Our Overall Review of Hash:
To say that our first meal at Hash was a long time coming is the understatement of the year. Hash opened three short blocks away from my house in September of 2008, and I always passed by longingly, telling myself "Someday! Someday I'll eat there." That someday didn't come until Abbe moved into a duplex six blocks away from me and we vowed to try and review all of Portland's restaurants. And the rest is history, as they say. So a few weeks ago, we ate at Hash.
The space is small but remarkably open. We were greeted by a welcoming coffee stand and a waiting area full of very posh whiskey-brown leather chairs. As we sipped our coffee and waited for a table we observed the layout of the restaurant. There was a long, curved bar that enclosed the kitchen, with a smattering of abnormally tall bistro-style tables surrounded by matching abnormally tall ladderback chairs. Abbe and I nursed our coffees and a shadow of doubt passed over my mind like a dark, ominous thunderhead. How would I propel my fat tukus up on to that lofty seat with my stumpy legs? Would I fall off and make a fool of myself? Would all the chic diners snicker into their apple fans as I broke my tailbone reaching for my purse?
Here is the birds eye view from atop our skyscraper chairs.
My thoughts came back to reality as Abbe turned my attention to the art decorating the walls. The pieces were showcased without frames, a few dozen smeary canvasses adorned with wavy lines. I felt like maybe I wasn't cool enough to understand why these paintings were so expensive. And apparently, I was't the only one. "I could paint something better than that with my butt," Abbe proclaimed, indicating a painting of a streaky, misshapen lotus flower. I breathed a sigh of relief. After a brief wait, a friendly waitress showed us to our table. I gulped and waited for her to leave before I began grappling with the chair. In the end, I came out on top.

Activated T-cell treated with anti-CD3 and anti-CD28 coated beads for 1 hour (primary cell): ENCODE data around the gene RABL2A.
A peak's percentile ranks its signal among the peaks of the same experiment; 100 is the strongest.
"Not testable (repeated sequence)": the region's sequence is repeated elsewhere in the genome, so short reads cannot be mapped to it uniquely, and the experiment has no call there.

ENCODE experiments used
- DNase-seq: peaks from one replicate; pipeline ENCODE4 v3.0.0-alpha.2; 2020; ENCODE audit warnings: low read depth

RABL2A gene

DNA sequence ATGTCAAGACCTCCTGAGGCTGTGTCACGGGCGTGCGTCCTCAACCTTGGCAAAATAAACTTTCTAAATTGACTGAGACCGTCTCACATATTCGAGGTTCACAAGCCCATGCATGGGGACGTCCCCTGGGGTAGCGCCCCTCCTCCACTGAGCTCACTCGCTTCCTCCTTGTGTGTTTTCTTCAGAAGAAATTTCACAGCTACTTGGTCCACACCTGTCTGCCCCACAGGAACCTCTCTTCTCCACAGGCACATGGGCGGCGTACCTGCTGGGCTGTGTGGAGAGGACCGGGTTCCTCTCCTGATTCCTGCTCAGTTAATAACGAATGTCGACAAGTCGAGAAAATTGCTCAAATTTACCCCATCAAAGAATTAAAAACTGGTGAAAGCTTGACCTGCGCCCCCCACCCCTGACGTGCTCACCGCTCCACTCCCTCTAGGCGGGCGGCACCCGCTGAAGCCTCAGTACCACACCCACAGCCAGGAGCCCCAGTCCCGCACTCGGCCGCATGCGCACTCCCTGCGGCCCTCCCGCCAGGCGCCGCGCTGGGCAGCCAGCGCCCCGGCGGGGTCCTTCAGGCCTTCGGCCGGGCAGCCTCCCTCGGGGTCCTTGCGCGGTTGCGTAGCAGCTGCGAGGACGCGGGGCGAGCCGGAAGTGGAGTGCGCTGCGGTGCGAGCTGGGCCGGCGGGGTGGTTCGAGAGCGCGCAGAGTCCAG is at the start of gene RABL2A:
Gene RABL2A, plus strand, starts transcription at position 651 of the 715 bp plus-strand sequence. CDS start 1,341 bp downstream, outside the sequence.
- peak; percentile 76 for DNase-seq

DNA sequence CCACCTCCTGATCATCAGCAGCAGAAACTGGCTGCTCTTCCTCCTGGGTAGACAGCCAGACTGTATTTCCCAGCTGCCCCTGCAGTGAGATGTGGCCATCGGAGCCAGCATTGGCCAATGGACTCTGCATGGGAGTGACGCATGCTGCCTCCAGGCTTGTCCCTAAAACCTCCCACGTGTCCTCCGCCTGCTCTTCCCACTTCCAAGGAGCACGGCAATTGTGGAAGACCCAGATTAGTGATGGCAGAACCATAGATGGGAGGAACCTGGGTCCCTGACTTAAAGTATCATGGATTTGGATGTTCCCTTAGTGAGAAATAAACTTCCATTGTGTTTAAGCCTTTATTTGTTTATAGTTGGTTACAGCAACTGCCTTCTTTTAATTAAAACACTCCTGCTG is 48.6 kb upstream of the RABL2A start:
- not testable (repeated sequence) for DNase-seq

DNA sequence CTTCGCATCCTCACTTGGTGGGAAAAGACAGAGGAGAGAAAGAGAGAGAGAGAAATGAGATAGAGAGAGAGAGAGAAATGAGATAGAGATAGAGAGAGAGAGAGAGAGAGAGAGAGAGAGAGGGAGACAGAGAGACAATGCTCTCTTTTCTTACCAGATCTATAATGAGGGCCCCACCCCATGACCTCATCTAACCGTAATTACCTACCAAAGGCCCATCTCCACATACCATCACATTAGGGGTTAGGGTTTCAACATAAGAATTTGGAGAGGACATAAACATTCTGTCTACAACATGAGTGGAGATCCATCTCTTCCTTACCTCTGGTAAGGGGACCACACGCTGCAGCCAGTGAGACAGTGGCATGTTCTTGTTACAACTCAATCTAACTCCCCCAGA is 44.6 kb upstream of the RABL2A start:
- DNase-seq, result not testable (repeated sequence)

The menu at Hash is sparse, containing just three food categories - hashes, house specialties (think benedicts, pancakes and french toast), and two-egg omelettes. Though the menu was short, neither Abbe or I had ever had such a difficult time deciding what to eat at a restaurant. We had to send our patient waitress away several times before finally coming to a decision about what we wanted. Our food arrived in short order and was piping hot and tasted good, but both of us were surprised how little sustenance came on our stylish square plates. Perhaps we are too used to "American-sized" portions, but long after we'd paid our bill and gone home to our respective houses, we couldn't shake the feeling that we'd had the wool pulled over our eyes.
When all's said and done, Hash is selling style, not substance. When you eat there, the price on your bill isn't just for a modestly-sized but well made meal made from sustainable, cruelty-free, local ingredients. You pay for the privilege of sitting at a skyscraping bistro chair, you pay for art you can't understand, you pay to be able to say that you've eaten at A Restaurant Like Hash. In the end, it's all about appearances. Hash seems more concerned with selling the image of an exclusive, high-class restaurant than in making their patrons feel comfortable and well-fed. Abbe and I are happy to shell out the big bucks for a great dining experience, but eating at Hash sort of feels like paying for air. Quality food can and should be accessible and unpretentious. There is a way to serve a meal made from sustainable local food without looking down your nose at the world, and in this most important way, Hash misses the mark.
To see Hash's entire menu go to HashResturaunt.com